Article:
Home MooseFest How Kunlé has distilled his vast influences into a sound that’s easy...

How Kunlé has distilled his vast influences into a sound that’s easy to sum up


Kunlé performs at MooseFest: celebrating 5 years of Roots Music Canada, a one-night festival in honour of this website June 4 at Toronto’s TRANZAC. Doors open at 6:30 p.m. Show starts at 7 p.m. Get your tickets HERE

Growing up in a music-loving family in suburban Ibadan, Nigeria, Kunlé listened to nearly every genre of music under the sun.

His father brought home new records every week and played them on his family’s high-end hifi system – everything from Rod Stewart to folk, country and jazz.

So when Kunlé came to Canada to study music and learned about the concept of branding, he felt frustrated at first trying to shoehorn his music into a simple descriptor.

“I was still young. I was still … getting …to the point where I feel confident in who I am,” he said.

“All I care about is, ‘Is the music good? Does it inspire people? Does it make people feel good?”

But as time has gone on, he’s come up with a description he’s comfortable with.

“I just call it ‘contemporary roots’ or ‘roots contemporary’ he said.

“Some say ‘world music.’ Some say ‘singer-songwriter.’ But I found ‘roots contemporary’ or ‘contemporary roots’ to be a way that I can still sound businessy. At the same time, I am true to myself because I can be me with whatever influence that I’m feeling.”

He describes his sound as having “an element of culture, however contemporary enough to not alienate the listener.”

“It’s more like creating something that shows that, ‘Oh, wow, I can hear that the rhythmic structure is from West Africa. However the use of the guitar is, you know, finger picking, and [I’m] singing in the Yoruba language using melodies that have a contemporary or western feel to it,’” he said.

Read about our other MooseFest performers: Dave Newland, Onion Honey, Noah Zacharin, Tragedy Ann, Tannis Slimmon and Lewis Melville, Lynn Harrison, So Long Seven and the Memberz.

Kunlé didn’t begin his career as a professional musician. His first degree was in marine engineering, and he began his adulthood working on boats.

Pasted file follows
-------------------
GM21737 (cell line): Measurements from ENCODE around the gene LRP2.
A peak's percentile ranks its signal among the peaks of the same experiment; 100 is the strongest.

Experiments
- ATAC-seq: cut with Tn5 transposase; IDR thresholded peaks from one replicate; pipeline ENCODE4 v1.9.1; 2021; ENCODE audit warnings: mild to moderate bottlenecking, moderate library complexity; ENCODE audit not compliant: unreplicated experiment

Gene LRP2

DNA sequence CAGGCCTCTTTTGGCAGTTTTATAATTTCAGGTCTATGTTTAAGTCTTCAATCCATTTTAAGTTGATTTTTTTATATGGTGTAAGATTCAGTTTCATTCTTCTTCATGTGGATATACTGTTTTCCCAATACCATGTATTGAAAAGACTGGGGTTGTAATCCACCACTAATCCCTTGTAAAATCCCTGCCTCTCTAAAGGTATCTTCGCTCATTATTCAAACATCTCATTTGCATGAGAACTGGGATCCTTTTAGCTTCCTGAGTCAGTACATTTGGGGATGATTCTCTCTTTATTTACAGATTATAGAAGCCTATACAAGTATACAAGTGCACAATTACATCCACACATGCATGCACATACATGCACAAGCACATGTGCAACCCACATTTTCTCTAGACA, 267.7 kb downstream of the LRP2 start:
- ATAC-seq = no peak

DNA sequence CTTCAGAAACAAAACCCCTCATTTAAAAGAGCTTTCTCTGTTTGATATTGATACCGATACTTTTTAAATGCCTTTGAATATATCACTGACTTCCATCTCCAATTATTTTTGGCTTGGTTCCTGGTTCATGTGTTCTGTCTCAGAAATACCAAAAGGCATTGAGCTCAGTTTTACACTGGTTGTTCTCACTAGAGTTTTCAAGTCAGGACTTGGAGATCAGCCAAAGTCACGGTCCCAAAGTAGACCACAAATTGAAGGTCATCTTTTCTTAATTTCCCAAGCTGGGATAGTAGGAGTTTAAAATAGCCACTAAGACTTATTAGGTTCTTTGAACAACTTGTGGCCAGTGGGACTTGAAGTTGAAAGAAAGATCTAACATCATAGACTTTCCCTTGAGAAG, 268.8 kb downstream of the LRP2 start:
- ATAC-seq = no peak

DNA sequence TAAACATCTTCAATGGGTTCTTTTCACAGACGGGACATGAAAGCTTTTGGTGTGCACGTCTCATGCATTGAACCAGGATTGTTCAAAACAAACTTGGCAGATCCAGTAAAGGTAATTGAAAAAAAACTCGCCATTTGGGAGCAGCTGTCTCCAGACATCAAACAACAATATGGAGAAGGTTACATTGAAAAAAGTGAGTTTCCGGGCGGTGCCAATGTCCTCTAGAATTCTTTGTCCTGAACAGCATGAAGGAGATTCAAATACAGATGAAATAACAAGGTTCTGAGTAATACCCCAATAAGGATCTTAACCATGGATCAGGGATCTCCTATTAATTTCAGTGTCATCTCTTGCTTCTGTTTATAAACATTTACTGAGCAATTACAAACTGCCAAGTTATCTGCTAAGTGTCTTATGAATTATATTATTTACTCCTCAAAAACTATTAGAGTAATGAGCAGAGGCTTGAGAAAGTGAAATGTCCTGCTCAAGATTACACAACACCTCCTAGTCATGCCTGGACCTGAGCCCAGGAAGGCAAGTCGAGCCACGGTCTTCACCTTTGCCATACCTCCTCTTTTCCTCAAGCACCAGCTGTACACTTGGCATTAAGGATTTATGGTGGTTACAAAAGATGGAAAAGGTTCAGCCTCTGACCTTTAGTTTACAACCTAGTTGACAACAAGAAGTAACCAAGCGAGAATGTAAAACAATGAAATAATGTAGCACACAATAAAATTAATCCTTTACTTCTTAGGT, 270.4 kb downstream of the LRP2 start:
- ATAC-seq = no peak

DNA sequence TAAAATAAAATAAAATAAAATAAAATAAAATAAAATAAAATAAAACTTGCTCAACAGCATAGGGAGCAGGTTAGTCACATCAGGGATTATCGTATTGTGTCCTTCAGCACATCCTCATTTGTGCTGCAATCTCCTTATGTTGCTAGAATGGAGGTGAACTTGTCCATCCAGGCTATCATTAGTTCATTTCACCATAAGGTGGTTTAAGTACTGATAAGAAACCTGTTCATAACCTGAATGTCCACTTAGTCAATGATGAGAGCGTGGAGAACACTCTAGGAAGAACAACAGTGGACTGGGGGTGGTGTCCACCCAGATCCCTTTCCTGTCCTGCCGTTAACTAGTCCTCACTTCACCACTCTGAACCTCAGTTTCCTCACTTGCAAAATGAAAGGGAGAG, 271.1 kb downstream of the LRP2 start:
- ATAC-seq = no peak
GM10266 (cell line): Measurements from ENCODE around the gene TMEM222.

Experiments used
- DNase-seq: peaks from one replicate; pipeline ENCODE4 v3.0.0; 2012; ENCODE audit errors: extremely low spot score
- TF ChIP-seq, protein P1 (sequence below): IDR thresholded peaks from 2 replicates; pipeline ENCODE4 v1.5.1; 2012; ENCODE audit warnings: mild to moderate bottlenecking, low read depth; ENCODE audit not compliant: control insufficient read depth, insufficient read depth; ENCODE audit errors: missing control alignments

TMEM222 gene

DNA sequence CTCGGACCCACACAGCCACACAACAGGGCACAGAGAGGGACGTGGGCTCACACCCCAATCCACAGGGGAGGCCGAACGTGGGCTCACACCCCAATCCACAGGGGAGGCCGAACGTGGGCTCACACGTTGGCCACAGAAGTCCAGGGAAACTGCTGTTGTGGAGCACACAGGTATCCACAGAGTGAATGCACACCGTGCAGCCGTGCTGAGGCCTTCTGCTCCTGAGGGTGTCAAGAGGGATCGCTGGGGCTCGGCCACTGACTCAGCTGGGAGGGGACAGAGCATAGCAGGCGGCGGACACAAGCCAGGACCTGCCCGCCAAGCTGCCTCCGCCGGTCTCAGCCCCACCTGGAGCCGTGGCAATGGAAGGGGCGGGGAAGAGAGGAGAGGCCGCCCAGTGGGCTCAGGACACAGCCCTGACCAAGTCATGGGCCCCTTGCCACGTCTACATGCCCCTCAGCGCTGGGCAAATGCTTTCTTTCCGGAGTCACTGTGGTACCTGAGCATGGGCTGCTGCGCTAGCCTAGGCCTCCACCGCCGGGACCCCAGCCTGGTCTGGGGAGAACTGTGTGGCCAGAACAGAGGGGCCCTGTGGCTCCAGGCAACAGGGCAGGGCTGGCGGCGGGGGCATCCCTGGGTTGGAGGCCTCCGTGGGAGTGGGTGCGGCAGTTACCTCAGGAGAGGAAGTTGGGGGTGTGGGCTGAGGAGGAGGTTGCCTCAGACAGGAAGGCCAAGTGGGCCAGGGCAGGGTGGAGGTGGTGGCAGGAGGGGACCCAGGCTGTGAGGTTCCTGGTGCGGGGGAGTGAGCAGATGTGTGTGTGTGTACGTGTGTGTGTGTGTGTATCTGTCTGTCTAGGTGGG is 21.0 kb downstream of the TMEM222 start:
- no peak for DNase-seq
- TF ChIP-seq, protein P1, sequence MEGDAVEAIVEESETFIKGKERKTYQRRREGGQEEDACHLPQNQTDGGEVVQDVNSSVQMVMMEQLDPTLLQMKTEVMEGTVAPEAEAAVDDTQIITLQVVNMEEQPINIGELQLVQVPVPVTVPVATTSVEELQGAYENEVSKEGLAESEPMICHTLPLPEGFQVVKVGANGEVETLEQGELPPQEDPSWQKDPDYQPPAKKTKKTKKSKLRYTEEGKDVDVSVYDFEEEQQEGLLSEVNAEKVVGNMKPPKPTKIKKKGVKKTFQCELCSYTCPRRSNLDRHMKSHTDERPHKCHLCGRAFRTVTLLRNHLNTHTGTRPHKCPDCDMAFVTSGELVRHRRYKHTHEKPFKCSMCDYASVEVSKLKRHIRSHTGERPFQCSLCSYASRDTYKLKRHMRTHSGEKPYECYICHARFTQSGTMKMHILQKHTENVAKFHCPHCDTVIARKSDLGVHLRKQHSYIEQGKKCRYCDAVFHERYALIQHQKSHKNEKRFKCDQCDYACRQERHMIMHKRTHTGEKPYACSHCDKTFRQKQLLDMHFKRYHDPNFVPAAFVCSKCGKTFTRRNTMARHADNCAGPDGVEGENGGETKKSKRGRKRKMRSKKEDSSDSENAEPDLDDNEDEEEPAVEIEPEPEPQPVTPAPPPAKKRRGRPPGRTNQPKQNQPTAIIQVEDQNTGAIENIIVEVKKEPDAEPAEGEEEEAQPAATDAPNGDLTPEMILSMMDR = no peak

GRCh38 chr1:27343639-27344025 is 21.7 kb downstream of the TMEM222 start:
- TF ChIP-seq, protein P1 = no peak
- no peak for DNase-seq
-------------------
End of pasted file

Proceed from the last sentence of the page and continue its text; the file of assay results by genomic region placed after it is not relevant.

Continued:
But after looking for ways to continue his musical studies, he settled in Canada in 2014 and enrolled in the Music Industry Arts and Performance Program at Centennial College.

Almost immediately, he was booked to play the Mariposa Folk Festival, prompting him to record a five-song EP in 2015.

Since then, Kunlé has continued to gig, but his primary focus has been composing for stage.

He recently worked for six months doing music direction and composing for the Stratford Festival.

“It was an emotional period for me,” he said. Because, looking at where I was coming from, and landing such a role in what is called the ‘big theatre festival in North America’ – it’s one of the most prestigious, apparently – it was really good. I had a massively good experience there.”

New projects

Kunlé is currently working on a new 10-track album set for release next year. He expects to begin releasing singles later this year.

He describes it as a tropical folk and contemporary roots project that draws inspiration from West African rhythms and stories. The texture is inspired by big band efforts by Phil Collins and Angelique Kidjo.

He also has two other projects on the go.

He will be doing an experimental performance in Stratford July 17 that explores the overlap of cultures musically, morally and socially.

The show will feature gayageum (Korean harp) player Roa and include Afro-Cuban percussion.

He’s hoping it might evolve into a concert series or festival, he said.

The other project is called Folk from Home, and it’s a concert in Stratford in August that places folk music from around the world in a classical context.

And of course, Kunlé will be performing at MooseFest: Celebrating five years of Roots Music Canada TONIGHT at the TRANZAC. Get your tickets HERE.


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